For lower-grade glioma brain tumors, there have been almost no advances in treatment in nearly 30 years. One of the contributing factors to this staggering fact is, of course, a lack of research understanding how these slow-growing tumors progress.
Researchers from ACCORDS are part of a three-center study called the OPTIMUM Project that is addressing this lack of research in lower-grade gliomas. The research teams are investigating the molecular evolution of lower-grade gliomas (astrocytomas and oligodendrogliomas), slow-growing but malignant brain tumors that primarily affect young adults. Partners from the University of Colorado (CU), Yale University, Brigham and Women’s Hospital, and The Jackson Laboratory recently received a $13 million, four-year center grant from the National Cancer Institute to enhance participation in the Low-Grade Glioma Registry.
Dr. Bethany Kwan, Investigator and Education Program Director for ACCORDS and Associate Professor and Associate Vice Chair of Research for the CU Department of Emergency Medicine, is a Principal Investigator on the grant and leads the OPTIMUM Engagement Optimization Unit based at the CU Anschutz Medical Campus. Dr. Kwan’s team at CU will work to advance the science of stakeholder and community engagement in genomic research in the treatment of brain tumors. This aspect of the project builds upon a PCORI engagement award led by Dr. Kwan several years ago, to build the Brain Cancer Quality of Life Collaborative. The collaborative engages diverse stakeholders in the care of people with brain cancer in the prioritization, design, and conduct of research that supports quality of life for patients and care partners.
“It felt really good to be recognized for the expertise that we have here at the University of Colorado in a topic area that's so personally important to me,” says Dr. Kwan. The project’s Engagement Optimization Unit will be testing research questions around how to engage patients (who they hope to participate in the study) in ways that demonstrate trustworthiness and engender trust. Trust is key in whether participants are willing to share their medical data and samples with researchers. People who agree to participate will sign up through the registry, agreeing to have their tissue samples and medical records sent to the team as well as participate in surveys.
“What I'm hoping to learn from this project overall
is how to bring people in, help them understand the
importance of this research, help them see the value in it,
and enhance their trust in the scientific enterprise."
“A major roadblock to advancing this research is our ability to collect and analyze samples. There are a lot of communities who don't trust the science or want to participate in research,” says Dr. Kwan. “It’s our responsibility to make sure our research is trustworthy, relevant, and ethical.” Dr. Kwan hopes that through the work of this study, participants will feel comfortable participating in research for the betterment of society and advancing our collective understanding of how to better treat these tumors.
CU is known as a center of expertise in stakeholder and community engagement. Dr. Kwan’s work before this study focused on community and stakeholder engagement methods for chronic disease management. When her mother passed away from a glioblastoma (a high-grade glioma) in 2016, Dr. Kwan became connected with more colleagues in the brain cancer space and started the Brain Cancer Quality of Life Collaborative with her brain tumor patient partner Ms. Liz Salmi of Sacramento, California.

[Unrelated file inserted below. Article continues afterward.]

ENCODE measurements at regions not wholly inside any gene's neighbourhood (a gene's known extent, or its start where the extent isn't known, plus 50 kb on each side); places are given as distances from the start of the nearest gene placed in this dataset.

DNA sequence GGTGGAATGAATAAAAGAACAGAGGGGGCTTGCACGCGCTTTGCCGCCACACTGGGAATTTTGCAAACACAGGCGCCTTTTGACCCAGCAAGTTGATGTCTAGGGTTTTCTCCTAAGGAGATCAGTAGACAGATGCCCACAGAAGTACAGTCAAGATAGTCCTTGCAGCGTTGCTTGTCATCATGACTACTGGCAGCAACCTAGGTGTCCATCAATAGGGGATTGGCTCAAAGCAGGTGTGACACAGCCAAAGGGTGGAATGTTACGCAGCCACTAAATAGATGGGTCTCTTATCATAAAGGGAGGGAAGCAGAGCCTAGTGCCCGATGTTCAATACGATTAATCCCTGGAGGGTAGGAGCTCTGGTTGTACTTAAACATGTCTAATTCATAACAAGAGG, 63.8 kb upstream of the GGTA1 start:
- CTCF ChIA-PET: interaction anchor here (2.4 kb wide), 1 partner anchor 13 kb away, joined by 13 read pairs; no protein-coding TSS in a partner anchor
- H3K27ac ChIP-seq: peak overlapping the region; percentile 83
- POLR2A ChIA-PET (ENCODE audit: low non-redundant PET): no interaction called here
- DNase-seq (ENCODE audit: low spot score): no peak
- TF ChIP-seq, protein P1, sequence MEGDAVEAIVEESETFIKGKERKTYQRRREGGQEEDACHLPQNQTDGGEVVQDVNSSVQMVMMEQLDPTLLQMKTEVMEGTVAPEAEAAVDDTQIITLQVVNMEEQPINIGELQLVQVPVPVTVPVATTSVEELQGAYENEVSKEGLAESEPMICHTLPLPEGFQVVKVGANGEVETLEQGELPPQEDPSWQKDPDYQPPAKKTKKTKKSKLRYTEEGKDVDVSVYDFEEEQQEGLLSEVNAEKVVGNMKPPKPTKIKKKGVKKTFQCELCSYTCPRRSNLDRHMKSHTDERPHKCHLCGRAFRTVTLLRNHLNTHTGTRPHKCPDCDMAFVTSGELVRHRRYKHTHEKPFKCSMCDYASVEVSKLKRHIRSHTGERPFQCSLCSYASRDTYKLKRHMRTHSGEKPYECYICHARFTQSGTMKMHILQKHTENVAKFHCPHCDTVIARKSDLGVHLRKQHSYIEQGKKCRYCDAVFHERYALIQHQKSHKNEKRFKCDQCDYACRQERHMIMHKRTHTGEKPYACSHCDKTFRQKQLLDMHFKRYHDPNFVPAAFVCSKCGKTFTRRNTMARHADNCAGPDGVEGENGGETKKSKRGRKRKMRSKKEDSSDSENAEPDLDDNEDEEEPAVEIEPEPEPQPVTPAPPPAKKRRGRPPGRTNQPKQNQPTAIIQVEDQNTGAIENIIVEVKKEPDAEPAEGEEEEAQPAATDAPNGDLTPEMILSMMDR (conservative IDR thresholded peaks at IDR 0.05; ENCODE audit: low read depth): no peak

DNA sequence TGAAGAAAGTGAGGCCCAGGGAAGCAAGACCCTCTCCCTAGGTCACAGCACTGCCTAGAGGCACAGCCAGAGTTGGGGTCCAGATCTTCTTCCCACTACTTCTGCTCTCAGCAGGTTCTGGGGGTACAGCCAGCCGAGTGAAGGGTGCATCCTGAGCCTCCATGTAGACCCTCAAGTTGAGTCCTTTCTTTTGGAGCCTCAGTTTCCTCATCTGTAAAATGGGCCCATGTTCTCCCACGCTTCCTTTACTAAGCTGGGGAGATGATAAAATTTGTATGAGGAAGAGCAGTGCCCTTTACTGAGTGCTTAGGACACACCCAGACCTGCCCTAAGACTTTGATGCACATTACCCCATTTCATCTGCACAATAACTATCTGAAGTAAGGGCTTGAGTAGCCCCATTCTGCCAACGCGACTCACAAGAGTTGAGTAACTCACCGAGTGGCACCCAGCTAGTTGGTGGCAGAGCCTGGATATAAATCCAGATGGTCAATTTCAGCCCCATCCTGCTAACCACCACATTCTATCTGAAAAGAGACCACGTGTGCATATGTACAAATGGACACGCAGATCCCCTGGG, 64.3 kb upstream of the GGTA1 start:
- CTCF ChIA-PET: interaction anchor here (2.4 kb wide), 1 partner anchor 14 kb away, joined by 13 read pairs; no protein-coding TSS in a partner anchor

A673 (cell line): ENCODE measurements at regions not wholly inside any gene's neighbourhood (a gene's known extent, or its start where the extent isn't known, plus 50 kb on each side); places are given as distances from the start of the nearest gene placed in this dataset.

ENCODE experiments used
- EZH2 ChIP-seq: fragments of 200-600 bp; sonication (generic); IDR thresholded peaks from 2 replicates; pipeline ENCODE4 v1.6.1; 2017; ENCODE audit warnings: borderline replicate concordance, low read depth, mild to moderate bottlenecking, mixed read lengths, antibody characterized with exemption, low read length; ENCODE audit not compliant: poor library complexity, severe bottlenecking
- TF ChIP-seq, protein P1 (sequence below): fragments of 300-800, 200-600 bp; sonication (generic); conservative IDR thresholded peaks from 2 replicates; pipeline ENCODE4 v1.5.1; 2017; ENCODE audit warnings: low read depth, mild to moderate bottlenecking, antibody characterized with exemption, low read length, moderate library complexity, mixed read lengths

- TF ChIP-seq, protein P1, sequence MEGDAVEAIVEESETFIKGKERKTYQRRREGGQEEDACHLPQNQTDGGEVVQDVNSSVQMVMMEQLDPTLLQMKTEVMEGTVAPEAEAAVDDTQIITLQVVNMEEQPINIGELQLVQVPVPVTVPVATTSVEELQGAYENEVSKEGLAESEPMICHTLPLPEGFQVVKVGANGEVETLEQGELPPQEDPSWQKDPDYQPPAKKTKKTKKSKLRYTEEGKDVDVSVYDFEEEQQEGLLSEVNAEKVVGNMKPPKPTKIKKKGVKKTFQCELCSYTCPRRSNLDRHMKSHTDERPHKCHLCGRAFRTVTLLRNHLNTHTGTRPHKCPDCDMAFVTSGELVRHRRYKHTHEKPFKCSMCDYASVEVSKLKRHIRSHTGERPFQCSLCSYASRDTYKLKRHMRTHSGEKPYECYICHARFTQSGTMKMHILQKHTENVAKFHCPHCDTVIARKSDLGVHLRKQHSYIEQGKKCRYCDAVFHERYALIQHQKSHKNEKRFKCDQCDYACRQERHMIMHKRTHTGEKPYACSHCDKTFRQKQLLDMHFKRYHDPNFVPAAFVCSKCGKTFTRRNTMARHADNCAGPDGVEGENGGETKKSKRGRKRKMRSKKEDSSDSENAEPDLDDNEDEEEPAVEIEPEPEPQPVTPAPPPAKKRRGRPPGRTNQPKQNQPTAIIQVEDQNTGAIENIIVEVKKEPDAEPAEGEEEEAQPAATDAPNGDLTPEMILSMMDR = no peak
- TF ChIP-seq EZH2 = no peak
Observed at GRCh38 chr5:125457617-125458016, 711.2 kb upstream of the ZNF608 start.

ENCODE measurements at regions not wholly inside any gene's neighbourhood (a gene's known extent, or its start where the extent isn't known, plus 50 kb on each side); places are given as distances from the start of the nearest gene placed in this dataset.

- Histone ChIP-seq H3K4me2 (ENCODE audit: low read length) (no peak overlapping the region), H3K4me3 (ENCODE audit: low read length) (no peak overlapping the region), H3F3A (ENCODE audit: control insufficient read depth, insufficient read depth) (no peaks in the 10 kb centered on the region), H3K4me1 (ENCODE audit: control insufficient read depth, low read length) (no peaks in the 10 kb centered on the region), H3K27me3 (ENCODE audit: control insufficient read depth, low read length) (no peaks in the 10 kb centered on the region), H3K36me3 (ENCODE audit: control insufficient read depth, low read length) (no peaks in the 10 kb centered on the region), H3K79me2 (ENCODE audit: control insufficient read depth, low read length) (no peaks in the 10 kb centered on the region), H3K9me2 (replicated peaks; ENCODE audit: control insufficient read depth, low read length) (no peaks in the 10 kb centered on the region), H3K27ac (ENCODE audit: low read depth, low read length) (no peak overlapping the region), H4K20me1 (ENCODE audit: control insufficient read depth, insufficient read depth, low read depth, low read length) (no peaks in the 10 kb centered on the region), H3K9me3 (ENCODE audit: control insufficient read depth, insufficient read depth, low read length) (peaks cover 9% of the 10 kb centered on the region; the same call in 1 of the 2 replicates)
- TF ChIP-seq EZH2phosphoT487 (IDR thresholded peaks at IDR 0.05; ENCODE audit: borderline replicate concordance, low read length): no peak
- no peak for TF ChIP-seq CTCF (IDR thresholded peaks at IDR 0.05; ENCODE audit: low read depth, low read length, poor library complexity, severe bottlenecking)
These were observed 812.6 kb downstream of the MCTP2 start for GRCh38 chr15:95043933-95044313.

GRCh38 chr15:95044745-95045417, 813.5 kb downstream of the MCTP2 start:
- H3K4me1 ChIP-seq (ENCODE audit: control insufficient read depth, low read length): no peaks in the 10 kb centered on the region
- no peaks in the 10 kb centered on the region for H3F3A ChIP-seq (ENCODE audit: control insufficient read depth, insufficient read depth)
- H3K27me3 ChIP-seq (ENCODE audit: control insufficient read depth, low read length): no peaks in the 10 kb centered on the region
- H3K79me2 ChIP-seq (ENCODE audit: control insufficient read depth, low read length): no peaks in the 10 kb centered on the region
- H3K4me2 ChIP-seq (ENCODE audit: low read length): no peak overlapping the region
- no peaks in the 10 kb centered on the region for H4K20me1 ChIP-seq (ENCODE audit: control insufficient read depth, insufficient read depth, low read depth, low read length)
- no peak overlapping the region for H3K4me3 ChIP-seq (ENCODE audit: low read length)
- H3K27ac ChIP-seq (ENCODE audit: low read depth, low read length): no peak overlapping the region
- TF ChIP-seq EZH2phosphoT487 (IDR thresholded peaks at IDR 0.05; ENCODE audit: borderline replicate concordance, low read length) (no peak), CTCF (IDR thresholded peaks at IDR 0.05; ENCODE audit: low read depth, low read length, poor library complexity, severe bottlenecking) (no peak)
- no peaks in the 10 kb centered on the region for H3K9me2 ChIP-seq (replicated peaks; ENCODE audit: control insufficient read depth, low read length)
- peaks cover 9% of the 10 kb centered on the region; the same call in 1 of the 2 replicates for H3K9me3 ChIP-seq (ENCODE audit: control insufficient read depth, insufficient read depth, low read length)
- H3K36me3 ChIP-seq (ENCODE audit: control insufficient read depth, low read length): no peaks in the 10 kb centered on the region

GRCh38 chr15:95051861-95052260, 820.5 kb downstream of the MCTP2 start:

“Our goal was to advance multi-stakeholder engagement and understanding opportunities to improve health services and specifically palliative care for people with brain tumors,” says Dr. Kwan. “We became known for using innovative strategies, especially social media, to engage people with brain tumors, and were approached by investigators at Yale for this project.”
The team is currently in its first year and working towards establishing its multi-stakeholder advisory panel and then determining the most effective methods for community and stakeholder engagement in brain tumor genomic research.
“We're planning to do comparative effectiveness research to gain input on the level of commitment and trust that comes out of a stakeholder advisory panel method compared to asking people on Facebook or Twitter,” says Dr. Kwan. The team will compare these groups’ responses to different outreach messages and materials and see how well they align to determine best practices for the study. The researchers hope utilizing social media, as well as traditional outreach, will produce more representative and diverse perspectives. Dr. Jenna Reno, a senior instructor in the CU Department of Family Medicine has a Ph.D. in Health Communication and is leading the portion of the study testing different communication strategies.
Liz Salmi, a co-investigator based at Beth Israel Deaconess Medical Center (and Dr. Kwan’s co-lead on the Brain Cancer Quality of Life Collaborative), is the communication specialist for Open Notes, which is the national initiative to give patients full access to the narrative notes in their medical records. A struggle for patients who decide to participate in this study (or ones like it) is the ability to share their medical data freely with researchers. Dr. Kwan’s team is working on ways to make that process of sharing data more efficient as well as something that people feel more comfortable doing.
“What I'm hoping to learn from this project overall is how to bring people in, help them understand the importance of this research, help them see the value in it, and enhance their trust in the scientific enterprise,” says Dr. Kwan.